JERUSALEM (AP) -- The Israeli military said it intercepted four incoming rockets from Syria on Tuesday and explosions were heard shortly after that in Damascus, a week after another Israeli strike targeted a top Palestinian militant in the Syrian capital.
Israeli air defense systems captured the projectiles, the military said, and no harm was caused to Israeli communities in the Golan Heights after warning sirens awoke residents there early in the morning. There was no immediate official comment from Syria but the SANA state news agency reported explosions were heard near Damascus International Airport, indicating a potential Israeli retaliatory strike.
The Israeli military would not comment on the explosions in Syria, but Defense Minister Naftali Bennett was convening the top military brass in Tel Aviv to discuss the latest developments.
Speaking on Israel Army Radio, Foreign Minister Israel Katz was equally vague, saying only that "Israel will act in the way it sees fit."
The rare rocket fire comes a week after an Israeli airstrike against a top Palestinian militant based in Syria. Akram al-Ajouri, a member of the leadership of the militant Islamic Jihad group who is living in exile, survived the attack but his son and granddaughter were killed.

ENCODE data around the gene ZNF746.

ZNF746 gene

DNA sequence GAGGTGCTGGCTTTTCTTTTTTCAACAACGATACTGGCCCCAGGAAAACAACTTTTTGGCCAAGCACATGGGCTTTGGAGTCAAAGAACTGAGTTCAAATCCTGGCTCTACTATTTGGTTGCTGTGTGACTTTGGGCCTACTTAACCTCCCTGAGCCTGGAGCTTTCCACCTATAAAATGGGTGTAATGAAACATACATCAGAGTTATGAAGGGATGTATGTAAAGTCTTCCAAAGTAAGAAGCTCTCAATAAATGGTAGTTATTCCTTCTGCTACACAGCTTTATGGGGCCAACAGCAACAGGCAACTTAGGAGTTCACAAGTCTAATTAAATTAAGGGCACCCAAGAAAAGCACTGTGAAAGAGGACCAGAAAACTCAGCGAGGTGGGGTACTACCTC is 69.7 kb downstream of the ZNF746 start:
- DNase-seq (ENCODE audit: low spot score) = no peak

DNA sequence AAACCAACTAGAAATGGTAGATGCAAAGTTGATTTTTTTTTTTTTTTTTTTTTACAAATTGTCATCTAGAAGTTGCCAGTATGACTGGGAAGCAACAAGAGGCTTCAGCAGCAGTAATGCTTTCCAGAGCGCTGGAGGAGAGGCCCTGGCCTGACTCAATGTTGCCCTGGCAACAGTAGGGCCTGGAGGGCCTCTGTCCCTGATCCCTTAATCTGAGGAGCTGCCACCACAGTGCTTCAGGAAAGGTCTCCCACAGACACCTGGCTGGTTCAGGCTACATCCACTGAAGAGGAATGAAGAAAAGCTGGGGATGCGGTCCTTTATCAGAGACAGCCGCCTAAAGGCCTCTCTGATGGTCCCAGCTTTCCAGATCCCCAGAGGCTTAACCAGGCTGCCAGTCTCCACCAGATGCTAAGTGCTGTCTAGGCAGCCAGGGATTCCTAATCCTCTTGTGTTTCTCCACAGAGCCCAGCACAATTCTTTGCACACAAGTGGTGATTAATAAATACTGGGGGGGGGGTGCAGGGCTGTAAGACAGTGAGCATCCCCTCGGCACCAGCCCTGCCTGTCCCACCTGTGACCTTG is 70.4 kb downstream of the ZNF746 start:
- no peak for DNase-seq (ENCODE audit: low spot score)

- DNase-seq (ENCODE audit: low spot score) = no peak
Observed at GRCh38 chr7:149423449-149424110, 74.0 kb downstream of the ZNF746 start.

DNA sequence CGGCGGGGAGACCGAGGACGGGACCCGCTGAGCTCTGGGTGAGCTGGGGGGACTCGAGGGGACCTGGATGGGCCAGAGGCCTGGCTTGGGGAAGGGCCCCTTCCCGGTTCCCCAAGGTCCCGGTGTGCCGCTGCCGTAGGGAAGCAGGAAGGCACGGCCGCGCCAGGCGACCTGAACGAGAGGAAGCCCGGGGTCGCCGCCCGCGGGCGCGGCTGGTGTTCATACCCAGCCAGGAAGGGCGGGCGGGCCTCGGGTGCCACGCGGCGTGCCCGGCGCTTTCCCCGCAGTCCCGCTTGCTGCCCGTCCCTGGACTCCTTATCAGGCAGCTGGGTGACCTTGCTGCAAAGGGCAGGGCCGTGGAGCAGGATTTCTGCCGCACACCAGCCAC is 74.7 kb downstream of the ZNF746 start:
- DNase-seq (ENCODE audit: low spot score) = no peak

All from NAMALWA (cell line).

Israel frequently strikes Iranian interests in Syria. But last week's airstrike appeared to be a rare assassination attempt of a Palestinian militant in the Syrian capital. It came the same day as another Israeli airstrike killed a senior Islamic Jihad commander in Gaza, settling off the fiercest round of fighting there in years.
It all comes amid heightened tensions between Israel and Iranian proxies along its borders. Israeli Prime Minister Benjamin Netanyahu has issued a series of warnings recently about Iranian aggression throughout the Middle East.
Iran has forces based in Syria, Israel's northern neighbor, and supports Hezbollah militants in Lebanon. In Gaza, it supplies Islamic Jihad with cash, weapons and expertise.
Netanyahu also has claimed Iran is using Iraq and far-off Yemen, where Tehran supports Shiite Houthi rebels at war with a Saudi-led coalition backing the government, to plan attacks against Israel. Hamas also receives some support from Iran.
At the same time, Iran's regional influence is being challenged by unprecedented, economically-driven mass protests in Iraq and Lebanon — two countries where Tehran wields major influence. The protests are creating unrest that Tehran fears would spark a backlash against Iran-backed proxy militias in those countries.
Iran's Supreme Leader Ayatollah Ali Khamenei has accused the U.S. and its regional allies of fomenting the Iraq and Lebanon unrest.